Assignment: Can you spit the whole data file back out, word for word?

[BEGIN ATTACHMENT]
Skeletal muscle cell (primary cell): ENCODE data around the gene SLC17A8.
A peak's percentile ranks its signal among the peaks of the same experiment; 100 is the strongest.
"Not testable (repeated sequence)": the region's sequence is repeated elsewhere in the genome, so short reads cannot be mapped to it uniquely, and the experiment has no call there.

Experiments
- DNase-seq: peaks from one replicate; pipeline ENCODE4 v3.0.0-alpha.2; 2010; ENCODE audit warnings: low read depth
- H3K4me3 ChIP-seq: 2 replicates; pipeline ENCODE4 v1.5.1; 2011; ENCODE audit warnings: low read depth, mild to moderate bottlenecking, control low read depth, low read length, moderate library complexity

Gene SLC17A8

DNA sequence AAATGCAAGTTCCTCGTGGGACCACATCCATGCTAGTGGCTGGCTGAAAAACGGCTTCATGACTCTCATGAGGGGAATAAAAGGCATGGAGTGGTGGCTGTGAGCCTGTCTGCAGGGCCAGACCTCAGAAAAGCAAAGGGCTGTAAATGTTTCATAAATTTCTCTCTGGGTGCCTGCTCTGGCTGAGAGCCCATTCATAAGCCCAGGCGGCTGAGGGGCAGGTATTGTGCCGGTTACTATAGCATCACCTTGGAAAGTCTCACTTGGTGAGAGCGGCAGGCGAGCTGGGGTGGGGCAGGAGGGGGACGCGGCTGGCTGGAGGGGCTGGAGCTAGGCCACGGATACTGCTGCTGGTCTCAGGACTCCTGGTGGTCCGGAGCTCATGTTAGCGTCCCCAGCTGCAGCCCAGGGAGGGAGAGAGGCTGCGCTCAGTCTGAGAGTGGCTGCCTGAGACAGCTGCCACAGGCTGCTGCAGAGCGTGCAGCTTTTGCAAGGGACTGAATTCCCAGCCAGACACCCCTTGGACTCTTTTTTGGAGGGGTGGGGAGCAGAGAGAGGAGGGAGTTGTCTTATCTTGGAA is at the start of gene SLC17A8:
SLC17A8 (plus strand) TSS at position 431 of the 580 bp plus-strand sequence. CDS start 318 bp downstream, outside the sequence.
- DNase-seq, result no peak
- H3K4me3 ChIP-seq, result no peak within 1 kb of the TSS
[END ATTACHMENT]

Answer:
Skeletal muscle cell (primary cell): ENCODE data around the gene SLC17A8.
A peak's percentile ranks its signal among the peaks of the same experiment; 100 is the strongest.
"Not testable (repeated sequence)": the region's sequence is repeated elsewhere in the genome, so short reads cannot be mapped to it uniquely, and the experiment has no call there.

Experiments
- DNase-seq: peaks from one replicate; pipeline ENCODE4 v3.0.0-alpha.2; 2010; ENCODE audit warnings: low read depth
- H3K4me3 ChIP-seq: 2 replicates; pipeline ENCODE4 v1.5.1; 2011; ENCODE audit warnings: low read depth, mild to moderate bottlenecking, control low read depth, low read length, moderate library complexity

Gene SLC17A8

DNA sequence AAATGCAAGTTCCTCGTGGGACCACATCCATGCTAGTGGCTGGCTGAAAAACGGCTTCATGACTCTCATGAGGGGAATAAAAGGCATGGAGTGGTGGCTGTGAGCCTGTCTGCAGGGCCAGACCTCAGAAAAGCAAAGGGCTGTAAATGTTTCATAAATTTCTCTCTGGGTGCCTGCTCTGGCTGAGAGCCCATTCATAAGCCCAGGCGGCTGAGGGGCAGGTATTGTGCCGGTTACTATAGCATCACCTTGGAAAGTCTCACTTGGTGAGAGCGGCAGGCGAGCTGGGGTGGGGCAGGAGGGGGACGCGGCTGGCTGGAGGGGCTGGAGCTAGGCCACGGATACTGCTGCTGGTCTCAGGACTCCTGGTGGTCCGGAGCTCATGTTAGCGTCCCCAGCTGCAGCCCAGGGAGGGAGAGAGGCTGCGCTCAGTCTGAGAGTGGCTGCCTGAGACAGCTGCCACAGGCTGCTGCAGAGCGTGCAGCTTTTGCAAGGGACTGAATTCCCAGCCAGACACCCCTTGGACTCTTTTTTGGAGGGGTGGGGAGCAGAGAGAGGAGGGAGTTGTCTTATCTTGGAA is at the start of gene SLC17A8:
SLC17A8 (plus strand) TSS at position 431 of the 580 bp plus-strand sequence. CDS start 318 bp downstream, outside the sequence.
- DNase-seq, result no peak
- H3K4me3 ChIP-seq, result no peak within 1 kb of the TSS